6:13 AM

Substantial Victory for Obama

A substantial victory for Barack Obama is now predicted by most pollsters with less than a week to go in the US election campaign. Obama coat-tails would also ensure that the Democratic Party would increase its majorities in both Houses of Congress, possibly obtaining the 60-40 margin in the Senate required to end filibusters and force a floor vote on legislative proposals. A double digit lead is assured in the House of Representatives. John McCain is pinning his hopes trying to win Florida, Pennsylvania, Ohio and New Hampshire. Such an upset is considered a remote possibility.

The McCain camp seemed a little disoriented judging by some of the contradictory statements made by campaign people. Meanwhile, Democratic leaders are already trying to down play any contingencies of a less than great victory, if that were to occur.

Analysts have pointed out that the implications of a sizeable Democratic victory meant that popular expectations of immediate action on health care, home foreclosures, jobs and other social issues “could be difficult to meet even with enhanced numbers in the Senate as well as the House.” That is a hint that Obama presidency would be saddled with a huge expectations bubble which entails delivering a host of goodies like Healthcare, economic prosperity and educational reform within a short time.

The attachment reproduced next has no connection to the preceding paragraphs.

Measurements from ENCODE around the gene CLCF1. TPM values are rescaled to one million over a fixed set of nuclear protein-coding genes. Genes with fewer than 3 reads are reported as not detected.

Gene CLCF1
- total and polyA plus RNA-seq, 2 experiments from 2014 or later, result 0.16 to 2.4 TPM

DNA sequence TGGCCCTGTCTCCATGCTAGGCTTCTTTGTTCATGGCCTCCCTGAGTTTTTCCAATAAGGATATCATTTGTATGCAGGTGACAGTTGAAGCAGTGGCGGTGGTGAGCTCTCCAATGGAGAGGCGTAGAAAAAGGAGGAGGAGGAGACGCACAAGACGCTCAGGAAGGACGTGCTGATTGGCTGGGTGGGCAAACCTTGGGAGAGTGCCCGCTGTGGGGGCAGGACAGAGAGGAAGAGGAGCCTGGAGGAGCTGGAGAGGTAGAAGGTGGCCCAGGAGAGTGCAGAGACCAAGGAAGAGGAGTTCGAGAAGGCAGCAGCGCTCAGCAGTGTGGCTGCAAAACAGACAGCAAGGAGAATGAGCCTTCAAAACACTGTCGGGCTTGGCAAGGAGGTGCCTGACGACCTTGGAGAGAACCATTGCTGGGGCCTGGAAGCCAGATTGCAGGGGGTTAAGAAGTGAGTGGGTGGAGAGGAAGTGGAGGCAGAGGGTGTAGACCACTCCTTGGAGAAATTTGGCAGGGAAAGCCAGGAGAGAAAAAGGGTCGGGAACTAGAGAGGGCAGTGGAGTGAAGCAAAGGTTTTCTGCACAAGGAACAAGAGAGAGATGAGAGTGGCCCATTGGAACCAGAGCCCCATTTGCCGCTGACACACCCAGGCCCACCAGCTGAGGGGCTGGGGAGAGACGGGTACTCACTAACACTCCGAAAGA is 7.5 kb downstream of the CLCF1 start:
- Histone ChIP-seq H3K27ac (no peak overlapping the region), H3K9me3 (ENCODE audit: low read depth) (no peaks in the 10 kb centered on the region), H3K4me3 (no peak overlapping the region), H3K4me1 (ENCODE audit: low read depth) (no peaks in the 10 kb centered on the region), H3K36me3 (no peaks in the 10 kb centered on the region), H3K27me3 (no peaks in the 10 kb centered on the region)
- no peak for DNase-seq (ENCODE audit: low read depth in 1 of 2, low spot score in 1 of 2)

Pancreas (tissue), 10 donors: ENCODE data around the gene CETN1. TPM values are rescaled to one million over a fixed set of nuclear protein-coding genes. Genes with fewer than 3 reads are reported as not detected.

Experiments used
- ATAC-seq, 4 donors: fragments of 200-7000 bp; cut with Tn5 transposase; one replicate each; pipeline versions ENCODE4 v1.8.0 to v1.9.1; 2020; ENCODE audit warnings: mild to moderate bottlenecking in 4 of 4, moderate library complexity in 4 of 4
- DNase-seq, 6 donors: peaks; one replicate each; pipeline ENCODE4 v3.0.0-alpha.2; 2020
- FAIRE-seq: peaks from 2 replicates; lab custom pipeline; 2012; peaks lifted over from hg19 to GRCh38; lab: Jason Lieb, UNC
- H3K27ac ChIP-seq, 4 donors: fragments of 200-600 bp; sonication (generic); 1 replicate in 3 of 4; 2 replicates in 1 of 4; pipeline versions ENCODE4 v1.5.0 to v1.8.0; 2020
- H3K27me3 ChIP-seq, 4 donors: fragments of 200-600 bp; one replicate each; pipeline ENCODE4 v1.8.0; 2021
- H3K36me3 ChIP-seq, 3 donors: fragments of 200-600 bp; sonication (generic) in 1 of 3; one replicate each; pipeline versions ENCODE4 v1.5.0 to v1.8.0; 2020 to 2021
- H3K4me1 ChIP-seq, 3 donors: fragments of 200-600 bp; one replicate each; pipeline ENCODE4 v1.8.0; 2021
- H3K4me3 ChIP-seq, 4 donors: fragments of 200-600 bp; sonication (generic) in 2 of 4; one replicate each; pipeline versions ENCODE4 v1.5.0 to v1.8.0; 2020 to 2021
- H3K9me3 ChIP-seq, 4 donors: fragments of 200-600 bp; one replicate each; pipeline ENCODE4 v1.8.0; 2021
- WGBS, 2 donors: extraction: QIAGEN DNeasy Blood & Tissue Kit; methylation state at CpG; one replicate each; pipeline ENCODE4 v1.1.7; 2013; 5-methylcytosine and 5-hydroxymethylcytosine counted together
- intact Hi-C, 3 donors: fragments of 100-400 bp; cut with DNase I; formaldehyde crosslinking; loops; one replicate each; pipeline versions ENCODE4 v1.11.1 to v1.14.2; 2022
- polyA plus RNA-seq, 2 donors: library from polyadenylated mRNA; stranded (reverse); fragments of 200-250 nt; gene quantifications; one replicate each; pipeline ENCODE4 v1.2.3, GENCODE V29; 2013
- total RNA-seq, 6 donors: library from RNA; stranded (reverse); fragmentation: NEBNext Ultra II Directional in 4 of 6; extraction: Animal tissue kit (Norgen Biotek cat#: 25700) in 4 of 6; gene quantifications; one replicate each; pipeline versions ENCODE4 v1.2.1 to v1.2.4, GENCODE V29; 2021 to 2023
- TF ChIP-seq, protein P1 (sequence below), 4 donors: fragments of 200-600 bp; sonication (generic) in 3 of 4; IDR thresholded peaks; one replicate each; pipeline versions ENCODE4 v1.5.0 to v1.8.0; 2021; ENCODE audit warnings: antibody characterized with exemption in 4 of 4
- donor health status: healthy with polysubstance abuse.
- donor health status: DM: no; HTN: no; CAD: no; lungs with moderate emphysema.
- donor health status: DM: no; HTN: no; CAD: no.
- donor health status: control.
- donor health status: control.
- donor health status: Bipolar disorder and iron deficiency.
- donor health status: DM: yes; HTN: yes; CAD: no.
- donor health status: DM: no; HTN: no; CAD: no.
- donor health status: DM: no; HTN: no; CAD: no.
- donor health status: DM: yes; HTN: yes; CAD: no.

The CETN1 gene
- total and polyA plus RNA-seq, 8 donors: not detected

Some warned against overreaching and urged a cautious legislative agenda. According to one Democratic legislator, Steny Hoyer of Maryland, “We are going to get new members with a clear understanding that the reason they won is appealing to independents and disaffected Republicans, and they are going to want to continue to do that.” Because the entire the entire campaign had been overtaken by an economic crisis, the outcome may have dwarfed all other issues.

How could the multi-trillion-dollar bailout of the banks be carried out with unemployment at its highest in years, was one major concern. Could Obama’s message of “hope” and “change” and the “fierce urgency of now” be the guiding lights of the new administration? Americans confront an administration that promised relentlessly to pursue a course of revival unprecedented in American history. It will be crystal clear that what remains to be seen as the chief difference between Obama and Bush is not the character of their policies, but the skill with which these policies are carried out by the Obama administration